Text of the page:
Royce Epstein, director of design segment at Mohawk Group, weighs in on design trends that are influencing today’s education interiors. Royce’s extensive professional career includes more than 20 years in interior design. In her role at Mohawk Group, Royce shares her passion and vision for design, cultural trends and the meaning of materials in a broad context. Constantly on the watch for new trends in all aspects of design and culture, Royce feeds this insight to all of the industry’s touch points.
With technology leading the forefront of cultural change, traditional modes of design are being challenged and designers are rethinking best practices. This couldn’t be truer in the education market, where K-12 schools are being overhauled and a new model is emerging. There is a huge desire for schools to move away from the typical square box that served as the classroom for generations, and to embrace more contemporary spaces that inspire new ways of learning. So where do school systems start?
We now live in a time of great personalization. Our homes, workplaces and mobile devices are becoming more tailored to the needs of the individual through the use of technology. This is the number one driver of change in the education market and has led to student-centered learning that has a personalized approach. Instructors are leading smaller groups for project work that is not based on age or skillset but rather interests and goals. Learning is both collaborative as well as focused. Students are also participating in the design of their own schools, contributing feedback on the types of environments they want to be in.
Interaction in schools is intended to mimic real-life settings, so that schools now resemble open plan offices or public collaborative spaces. Flexible, agile spaces that reconfigure with no fixed partitions are required to allow for diverse functions throughout the day; hence, the increasing popularity of open plan classrooms that flow from one space to another. Schools need to provide quiet zones for individual study as well as social interactive spaces that accommodate students working in groups or just socializing. The design of these new education spaces often shares more of the visuals of branded corporate projects than of traditional schools. Spaces tend to be more sophisticated with impactful use of color to support school spirit and a sense of community and place.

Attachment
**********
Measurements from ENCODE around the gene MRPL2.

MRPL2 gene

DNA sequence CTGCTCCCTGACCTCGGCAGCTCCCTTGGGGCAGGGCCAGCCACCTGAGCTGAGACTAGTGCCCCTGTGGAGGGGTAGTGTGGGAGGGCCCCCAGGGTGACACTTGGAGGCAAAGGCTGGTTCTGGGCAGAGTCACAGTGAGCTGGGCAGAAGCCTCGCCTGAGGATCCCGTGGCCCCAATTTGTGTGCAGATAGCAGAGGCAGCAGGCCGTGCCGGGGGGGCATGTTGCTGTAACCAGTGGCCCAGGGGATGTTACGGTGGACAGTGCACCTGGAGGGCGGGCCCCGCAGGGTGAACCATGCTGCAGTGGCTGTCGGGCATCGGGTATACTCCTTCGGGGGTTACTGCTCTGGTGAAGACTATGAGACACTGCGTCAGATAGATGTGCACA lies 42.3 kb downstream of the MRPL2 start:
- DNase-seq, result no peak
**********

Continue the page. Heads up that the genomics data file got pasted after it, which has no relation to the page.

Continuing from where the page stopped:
Of course, all of this is driven by the ease of connectivity, with access to power and data for all. Teachers are using web-based devices and resources to provide more interactive experiences for students. And any data gathered from teachers and students on their devices gets analyzed and allows for further tailoring and refinement of the student’s needs. Even the administration is able to move records to the cloud, allowing for a more seamless way to manage the student body. This shift to technology-based learning has allowed for a hybrid of real and virtual learning that is becoming more viable as students require learning solutions tailored to their needs.
Another trend we see in education is the gamification of learning. The video game model as well as point reward systems from more traditional games have helped to focus students on their studies. Tablets and PCs where students learn through self-discovery make this trend more of a reality. This technology tends to be more engaging than traditional classroom approaches.
Sustainability is still a major focus in schools, with even more desire for Red List-free materials that don’t give off harmful VOCs and contribute negatively to the indoor air quality. There has been a big push for the transparency of materials, so that both staff and students know what exactly is in their classrooms. Programs such as the SEED classroom allow for students to learn about sustainability and building performance from their own firsthand experiences. Access to daylight in new school designs and improved acoustics are also important in providing a sense of well-being and comfort.